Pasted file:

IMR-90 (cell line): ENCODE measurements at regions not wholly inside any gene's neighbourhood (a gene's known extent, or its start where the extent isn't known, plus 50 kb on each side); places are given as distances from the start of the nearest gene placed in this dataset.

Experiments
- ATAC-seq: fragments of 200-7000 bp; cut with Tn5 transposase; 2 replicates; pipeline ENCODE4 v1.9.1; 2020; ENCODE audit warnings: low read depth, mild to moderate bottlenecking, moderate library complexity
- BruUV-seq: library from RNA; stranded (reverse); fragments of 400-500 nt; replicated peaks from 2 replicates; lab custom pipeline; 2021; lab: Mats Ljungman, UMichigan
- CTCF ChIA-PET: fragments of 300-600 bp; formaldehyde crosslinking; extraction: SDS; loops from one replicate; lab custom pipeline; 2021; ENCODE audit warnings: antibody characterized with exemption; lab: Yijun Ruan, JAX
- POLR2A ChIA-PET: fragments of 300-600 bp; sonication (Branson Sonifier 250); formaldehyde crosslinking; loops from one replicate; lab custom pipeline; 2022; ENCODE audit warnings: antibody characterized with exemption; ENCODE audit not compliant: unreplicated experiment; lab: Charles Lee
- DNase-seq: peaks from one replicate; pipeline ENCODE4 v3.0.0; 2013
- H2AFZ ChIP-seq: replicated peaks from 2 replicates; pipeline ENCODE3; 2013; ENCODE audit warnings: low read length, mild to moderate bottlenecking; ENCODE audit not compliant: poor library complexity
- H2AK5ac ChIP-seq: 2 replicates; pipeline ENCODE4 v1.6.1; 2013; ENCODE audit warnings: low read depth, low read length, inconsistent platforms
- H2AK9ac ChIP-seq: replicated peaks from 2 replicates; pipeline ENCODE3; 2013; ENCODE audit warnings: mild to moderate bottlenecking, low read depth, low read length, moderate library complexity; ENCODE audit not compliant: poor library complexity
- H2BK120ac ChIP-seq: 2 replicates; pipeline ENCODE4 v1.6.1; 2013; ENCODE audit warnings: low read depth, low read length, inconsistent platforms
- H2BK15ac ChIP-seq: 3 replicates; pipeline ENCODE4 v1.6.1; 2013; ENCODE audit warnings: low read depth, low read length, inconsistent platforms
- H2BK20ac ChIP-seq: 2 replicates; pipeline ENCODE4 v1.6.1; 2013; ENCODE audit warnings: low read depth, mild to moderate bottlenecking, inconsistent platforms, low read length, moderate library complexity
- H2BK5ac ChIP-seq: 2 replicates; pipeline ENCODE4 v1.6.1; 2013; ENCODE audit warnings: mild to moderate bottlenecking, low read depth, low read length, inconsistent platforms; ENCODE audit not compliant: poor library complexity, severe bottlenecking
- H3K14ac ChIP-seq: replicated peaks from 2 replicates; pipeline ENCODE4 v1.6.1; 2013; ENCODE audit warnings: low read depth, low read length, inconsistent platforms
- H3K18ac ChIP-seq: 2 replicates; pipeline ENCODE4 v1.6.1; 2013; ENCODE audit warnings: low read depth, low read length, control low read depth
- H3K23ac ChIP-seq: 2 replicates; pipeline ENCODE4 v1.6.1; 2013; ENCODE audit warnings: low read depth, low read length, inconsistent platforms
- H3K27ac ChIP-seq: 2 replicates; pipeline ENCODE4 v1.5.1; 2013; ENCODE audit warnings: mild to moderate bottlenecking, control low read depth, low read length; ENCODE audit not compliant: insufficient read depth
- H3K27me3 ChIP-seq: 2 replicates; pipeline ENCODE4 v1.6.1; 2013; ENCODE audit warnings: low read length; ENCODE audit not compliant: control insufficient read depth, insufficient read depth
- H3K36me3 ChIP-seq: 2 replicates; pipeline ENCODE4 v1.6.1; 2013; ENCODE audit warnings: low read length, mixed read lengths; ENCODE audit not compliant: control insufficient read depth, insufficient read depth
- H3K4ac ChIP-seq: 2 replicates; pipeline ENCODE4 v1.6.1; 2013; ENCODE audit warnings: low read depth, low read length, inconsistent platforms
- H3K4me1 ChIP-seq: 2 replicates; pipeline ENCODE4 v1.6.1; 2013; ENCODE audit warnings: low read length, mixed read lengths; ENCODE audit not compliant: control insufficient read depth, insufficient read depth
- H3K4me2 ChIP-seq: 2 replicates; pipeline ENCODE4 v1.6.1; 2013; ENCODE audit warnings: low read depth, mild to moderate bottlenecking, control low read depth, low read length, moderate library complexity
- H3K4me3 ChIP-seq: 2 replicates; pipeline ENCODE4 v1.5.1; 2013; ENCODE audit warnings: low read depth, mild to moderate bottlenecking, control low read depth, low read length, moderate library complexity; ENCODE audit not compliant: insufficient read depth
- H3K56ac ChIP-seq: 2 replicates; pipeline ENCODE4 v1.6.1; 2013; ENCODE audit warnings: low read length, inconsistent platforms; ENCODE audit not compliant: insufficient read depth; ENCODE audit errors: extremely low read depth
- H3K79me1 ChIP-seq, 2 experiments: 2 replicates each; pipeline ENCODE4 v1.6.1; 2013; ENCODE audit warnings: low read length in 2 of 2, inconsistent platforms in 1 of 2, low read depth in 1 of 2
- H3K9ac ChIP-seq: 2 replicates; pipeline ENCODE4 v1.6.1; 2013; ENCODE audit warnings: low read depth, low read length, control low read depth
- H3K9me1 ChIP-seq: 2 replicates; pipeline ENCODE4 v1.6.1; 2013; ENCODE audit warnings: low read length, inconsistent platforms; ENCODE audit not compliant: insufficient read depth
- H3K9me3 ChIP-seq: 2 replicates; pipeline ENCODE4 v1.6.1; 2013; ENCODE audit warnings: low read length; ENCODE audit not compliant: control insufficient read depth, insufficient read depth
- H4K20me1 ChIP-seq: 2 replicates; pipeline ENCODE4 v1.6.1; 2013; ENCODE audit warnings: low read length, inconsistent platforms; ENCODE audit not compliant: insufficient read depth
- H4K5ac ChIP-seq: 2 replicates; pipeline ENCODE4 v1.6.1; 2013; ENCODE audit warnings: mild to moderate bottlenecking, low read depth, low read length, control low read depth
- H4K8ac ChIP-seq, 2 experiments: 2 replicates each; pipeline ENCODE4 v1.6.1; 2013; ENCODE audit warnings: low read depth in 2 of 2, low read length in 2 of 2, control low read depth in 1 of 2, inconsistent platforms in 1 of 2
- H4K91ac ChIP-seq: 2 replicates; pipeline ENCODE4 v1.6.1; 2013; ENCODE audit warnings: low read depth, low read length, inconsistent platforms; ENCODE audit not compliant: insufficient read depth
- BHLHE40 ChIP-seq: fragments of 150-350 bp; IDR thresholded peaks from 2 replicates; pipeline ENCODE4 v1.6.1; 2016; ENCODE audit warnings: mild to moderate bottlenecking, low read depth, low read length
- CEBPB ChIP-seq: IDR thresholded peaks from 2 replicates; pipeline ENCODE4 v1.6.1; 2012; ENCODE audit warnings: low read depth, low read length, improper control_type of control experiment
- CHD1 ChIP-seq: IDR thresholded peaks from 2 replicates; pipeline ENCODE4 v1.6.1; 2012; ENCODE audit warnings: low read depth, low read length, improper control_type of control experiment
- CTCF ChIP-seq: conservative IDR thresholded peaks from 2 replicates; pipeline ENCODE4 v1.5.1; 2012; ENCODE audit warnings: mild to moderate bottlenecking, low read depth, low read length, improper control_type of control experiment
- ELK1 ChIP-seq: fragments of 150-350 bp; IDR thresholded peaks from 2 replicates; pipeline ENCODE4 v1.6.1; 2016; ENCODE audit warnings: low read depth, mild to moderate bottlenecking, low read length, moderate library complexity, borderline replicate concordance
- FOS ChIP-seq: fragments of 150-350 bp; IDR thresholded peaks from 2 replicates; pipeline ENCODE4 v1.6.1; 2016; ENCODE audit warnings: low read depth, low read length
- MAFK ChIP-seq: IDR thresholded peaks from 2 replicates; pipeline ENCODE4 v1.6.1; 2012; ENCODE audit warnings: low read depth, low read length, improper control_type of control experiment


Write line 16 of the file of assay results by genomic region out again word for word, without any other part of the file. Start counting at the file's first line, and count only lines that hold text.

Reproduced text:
- H3K18ac ChIP-seq: 2 replicates; pipeline ENCODE4 v1.6.1; 2013; ENCODE audit warnings: low read depth, low read length, control low read depth